U.S. Heavy Oil Prices Rise as Market Braces for Mexico Supply Hit
Prices of heavy sour crude oil grades have been rising in the U.S. Gulf Coast, traders said, as the market braces for a disruption of supplies from Mexico in the wake of a fire that has cut state-run Pemex’s oil output by about 25% since Sunday.
At least five workers were killed and six injured in the blaze, which broke out on an offshore platform in the southern Gulf of Mexico operated by Petroleos Mexicanos, halting production of more than 400,000 barrels per day (bpd), the company said on Monday.
It could take weeks for output and exports to return to normal, people familiar with the matter said, even as work is underway to restore power to the facility by Wednesday, and later connect 125 idled wells at the Ku-Maloob-Zaap (KMZ) cluster, Mexico’s largest with a 750,000-bpd average output.
Pemex did not reply to a request for comment.
On Monday, Chief Executive Octavio Romero Oropeza said Mexico’s monthly production and exports could fall, but the overall impact of the accident has not yet been estimated.
Prices of sour crudes at the U.S. Gulf Coast, the largest recipient of Mexican oil, have begun rising as refiners begin to seek replacement barrels, traders said.
Before the fire, Mars crude had traded at the weakest levels in about a month, but prices on Tuesday were seen trading at a $2.35 discount to benchmark futures, dealers said, stronger than the $2.65 discount a day earlier.
Western Canadian Select (WCS) in Alberta also started to strengthen on news of the outage, they added.
Chevron Corp, Phillips 66 and Valero Energy are scheduled to receive Mexican crude cargoes in coming days, according to people familiar with the trade.
Valero aims to load a cargo on Tuesday, sourcing the barrels from onshore Pemex storage tanks at the Pajaritos terminal, they said. Pemex’s Deer Park, Texas, refinery has not been affected, a spokesperson said.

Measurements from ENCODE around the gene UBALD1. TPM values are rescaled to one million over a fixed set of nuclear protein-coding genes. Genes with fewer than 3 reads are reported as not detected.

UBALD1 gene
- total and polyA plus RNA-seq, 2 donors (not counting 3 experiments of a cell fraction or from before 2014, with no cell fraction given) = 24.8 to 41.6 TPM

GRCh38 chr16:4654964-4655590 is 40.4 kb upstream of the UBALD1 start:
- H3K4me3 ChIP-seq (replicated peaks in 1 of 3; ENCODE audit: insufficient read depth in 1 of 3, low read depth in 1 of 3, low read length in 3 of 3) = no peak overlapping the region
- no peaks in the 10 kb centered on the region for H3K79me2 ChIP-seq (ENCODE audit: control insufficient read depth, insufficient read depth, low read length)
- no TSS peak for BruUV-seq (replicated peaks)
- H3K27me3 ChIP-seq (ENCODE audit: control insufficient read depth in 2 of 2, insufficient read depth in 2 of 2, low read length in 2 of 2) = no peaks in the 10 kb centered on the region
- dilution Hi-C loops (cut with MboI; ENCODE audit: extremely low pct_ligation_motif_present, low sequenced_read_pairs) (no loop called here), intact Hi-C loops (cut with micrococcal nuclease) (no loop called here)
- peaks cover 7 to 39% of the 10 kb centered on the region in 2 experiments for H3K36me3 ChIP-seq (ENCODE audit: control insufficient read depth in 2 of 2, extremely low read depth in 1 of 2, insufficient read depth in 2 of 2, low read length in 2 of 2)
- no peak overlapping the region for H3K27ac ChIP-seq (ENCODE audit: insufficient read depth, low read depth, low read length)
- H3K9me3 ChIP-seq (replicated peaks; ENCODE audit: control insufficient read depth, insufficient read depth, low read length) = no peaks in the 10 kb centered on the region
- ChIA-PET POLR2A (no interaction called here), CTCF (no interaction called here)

Chevron, Phillips 66 and Valero did not respond to requests for comment.
Among the challenges to fully restoring output is to clear a cloud of natural gas around the facilities, a person familiar with Pemex operations said.
Refining and trading firms are preparing for cargo delivery delays and the possibility of force majeure by Pemex, traders said.
The accident, which interrupted gas supply needed for oil production at KMZ’s fields, increasingly threatens the active flow of Mexican oil, especially Maya crude, to the U.S. Gulf Coast, where many refineries use it as their main source of heavy sour crude.
“There will definitely be some issues (with flows and deliveries),” the person familiar with Pemex operations said.
Three traders who are regular buyers of Maya crude for the United States and Europe said they expect a force majeure notice by Pemex if producing wells are no reconnected in the coming days.
But it is yet unclear if force majeure, or contract suspensions, will be necessary. Pemex is seeking to drain crude inventories from onshore and offshore storage to fulfill export commitments, sources said.
A former Pemex executive familiar with KMZ operations said the cluster has oil storage capacity that allows “several days” of autonomy, which could be exhausted before declaring force majeure.
“It is premature yet,” said a top Pemex official when asked Tuesday if force majeure would be declared soon.
Source: Reuters (Reporting by Devika Krishna Kumar in New York and Marianna Parraga in Houston, and Ana Isabel Martinez and Stefanie Eschenbacher in Mexico City; additional reporting by Erwin Seba and Laura SanicolaEditing by Paul Simao and David Gregorio)